So much loss and devastation is happening right now in multiple aspects of our lives. In my parishioner reflection, I wanted to give a message of hope and faith in the midst of so much chaos in our country and in our world. As we approach Advent and Christmas, let us remember the reason for the season.
What a year this has been. Almost nothing has been normal since March of this year. We have watched major division in our country on so many vital issues, from politics, to how to handle the global pandemic that is COVID-19. As a country and a world we have all realized that this is the one moment that we are all truly “alone together.” As many of us have decided to turn to different outlets to protect and keep ourselves safe, for myself I have truly had to look to two words that are intertwined: faith and hope.
Many of us during this time have been trying to figure out ways to navigate some sense of normalcy. For myself, faith stepped in and took an even higher role. I had incorporated a practice of prayer every morning and every night, to make sure that I stayed centered and focused on God during this precarious time. My prayers and “talks with God” helped me navigate some extremely difficult moments with my own personal life as well. My newly adopted god mom who I live with is almost 90 years old can’t see or hear well, and also cannot cook. As I took care of her during this period, my faith strengthened and her faith was restored as she realized that there are some great young people who do still care. As I continued on the roller coaster of the pandemic, I had to constantly remind myself of what I had learned from a friend from Florida when I was in RCIA last year before my was confirmation. They told me: “When you look at the cross and you see Jesus, you realize that suffering is only part of the story. On the other side, things are better.” Another profound thought struck me in the midst of the pandemic: God is still in control.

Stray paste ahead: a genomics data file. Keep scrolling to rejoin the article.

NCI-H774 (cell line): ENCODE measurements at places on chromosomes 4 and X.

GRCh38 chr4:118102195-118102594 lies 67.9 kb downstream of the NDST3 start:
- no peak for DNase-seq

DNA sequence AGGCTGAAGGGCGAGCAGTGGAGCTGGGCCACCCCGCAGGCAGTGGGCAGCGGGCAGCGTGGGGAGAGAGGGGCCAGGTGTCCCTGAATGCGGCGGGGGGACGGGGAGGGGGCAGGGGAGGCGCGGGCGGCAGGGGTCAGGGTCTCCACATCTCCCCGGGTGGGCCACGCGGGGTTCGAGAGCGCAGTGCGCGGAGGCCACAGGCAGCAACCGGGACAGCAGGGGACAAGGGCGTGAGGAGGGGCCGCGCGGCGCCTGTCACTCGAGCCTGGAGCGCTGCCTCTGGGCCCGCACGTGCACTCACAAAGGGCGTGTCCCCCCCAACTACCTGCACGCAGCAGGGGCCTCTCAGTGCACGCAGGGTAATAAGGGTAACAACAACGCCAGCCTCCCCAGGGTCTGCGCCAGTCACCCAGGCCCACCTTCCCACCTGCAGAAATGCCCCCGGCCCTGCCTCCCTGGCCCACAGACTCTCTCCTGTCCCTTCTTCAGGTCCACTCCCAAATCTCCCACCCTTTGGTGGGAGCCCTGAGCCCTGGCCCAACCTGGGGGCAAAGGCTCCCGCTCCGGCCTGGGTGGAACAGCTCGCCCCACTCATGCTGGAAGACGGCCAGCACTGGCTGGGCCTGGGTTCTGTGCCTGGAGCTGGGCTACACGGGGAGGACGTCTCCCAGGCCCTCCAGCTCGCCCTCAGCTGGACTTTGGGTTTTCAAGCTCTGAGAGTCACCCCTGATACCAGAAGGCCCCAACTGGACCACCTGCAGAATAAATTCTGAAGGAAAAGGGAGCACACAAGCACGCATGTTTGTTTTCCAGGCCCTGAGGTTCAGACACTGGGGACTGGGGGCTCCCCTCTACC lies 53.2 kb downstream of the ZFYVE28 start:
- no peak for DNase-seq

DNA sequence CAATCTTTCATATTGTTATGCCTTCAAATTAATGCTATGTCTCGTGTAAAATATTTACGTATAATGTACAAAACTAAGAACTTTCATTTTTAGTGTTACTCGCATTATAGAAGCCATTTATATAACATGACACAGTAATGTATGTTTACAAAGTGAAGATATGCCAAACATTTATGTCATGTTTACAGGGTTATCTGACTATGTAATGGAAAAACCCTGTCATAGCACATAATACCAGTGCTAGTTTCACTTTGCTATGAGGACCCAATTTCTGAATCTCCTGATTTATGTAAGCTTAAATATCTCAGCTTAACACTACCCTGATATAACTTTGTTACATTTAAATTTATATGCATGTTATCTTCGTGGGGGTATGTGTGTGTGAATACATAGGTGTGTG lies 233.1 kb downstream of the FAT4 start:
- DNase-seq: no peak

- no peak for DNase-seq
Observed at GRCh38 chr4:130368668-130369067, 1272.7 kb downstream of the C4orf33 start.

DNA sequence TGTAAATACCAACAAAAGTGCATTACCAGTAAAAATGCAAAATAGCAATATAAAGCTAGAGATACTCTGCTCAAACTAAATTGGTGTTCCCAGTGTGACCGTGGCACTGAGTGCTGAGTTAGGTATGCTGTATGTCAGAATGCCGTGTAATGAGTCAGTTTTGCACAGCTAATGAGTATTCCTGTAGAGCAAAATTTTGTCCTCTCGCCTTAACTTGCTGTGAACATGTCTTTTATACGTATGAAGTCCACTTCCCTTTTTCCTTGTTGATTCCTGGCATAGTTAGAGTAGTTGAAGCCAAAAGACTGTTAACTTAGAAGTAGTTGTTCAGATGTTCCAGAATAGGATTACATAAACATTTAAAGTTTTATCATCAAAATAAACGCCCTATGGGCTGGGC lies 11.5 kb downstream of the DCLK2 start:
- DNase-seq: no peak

Hope is something that I am a firm believer in, and understood even more in the midst of the chaos during the quarantine. The world continued to show us hope in people like Amy O’ Sullivan. A ER nurse who was infected with COVID-19, intubated, and put on a ventilator for four days early in the pandemic, but eventually came back to work to save more lives in NYC. I watched as more and more people across the country helped give out food and supplies to hungry and needy families as massive unemployment sank the American economy. I also had my hope restored as we watched our own St. Charles Borromeo step up to the plate. We had real conversations about race in America, and what social justice means for us as Catholics. We moved Catholic Charities food pantry to St. Charles Borromeo, becoming the host church for the distribution of food to the hungry. And finally, we set the standard by making sure we all came back to church safely by opening our closed doors after months of no services. Hope is still very much alive in our City, our community, and in our country.
So, as we move into the Advent and Christmas season, let us remember to keep both faith and hope alive. We have a new year upon us, where we can hopefully tackle this virus. New leadership in multiple places in our government where we can get fresh eyes and perspectives on vital issues affecting our country. Although we have lost loved ones and still mourn, we have weathered the storm and decided to move forward. I think about the quote from Franklin D. Roosevelt stating: “A smooth sea never made a skillful sailor.” Advent is a season of preparation and prayer for the birth of our savior: Jesus Christ. Christmas is a time of great joy, where we see the light of Christ come into this world and realize that there is hope even in our darkest hour. As Mary and Joseph had faith that God was leading them in the right direction, we have to have faith that God will lead us out of any situation that enters our lives; even with COVID-19. As we close out this year with many tumultuous events that have taken place, remember what Hebrews 11:1 states. “Now faith is the substance of things hoped for, the evidence of things not seen.”
Let’s continue to have the same hope and faith today as Mary and Joseph did when God was leading them into unknown waters.
Tevin Williams is a member of the Young Professionals of St. Charles Borromeo, and a parishioner since July 2019.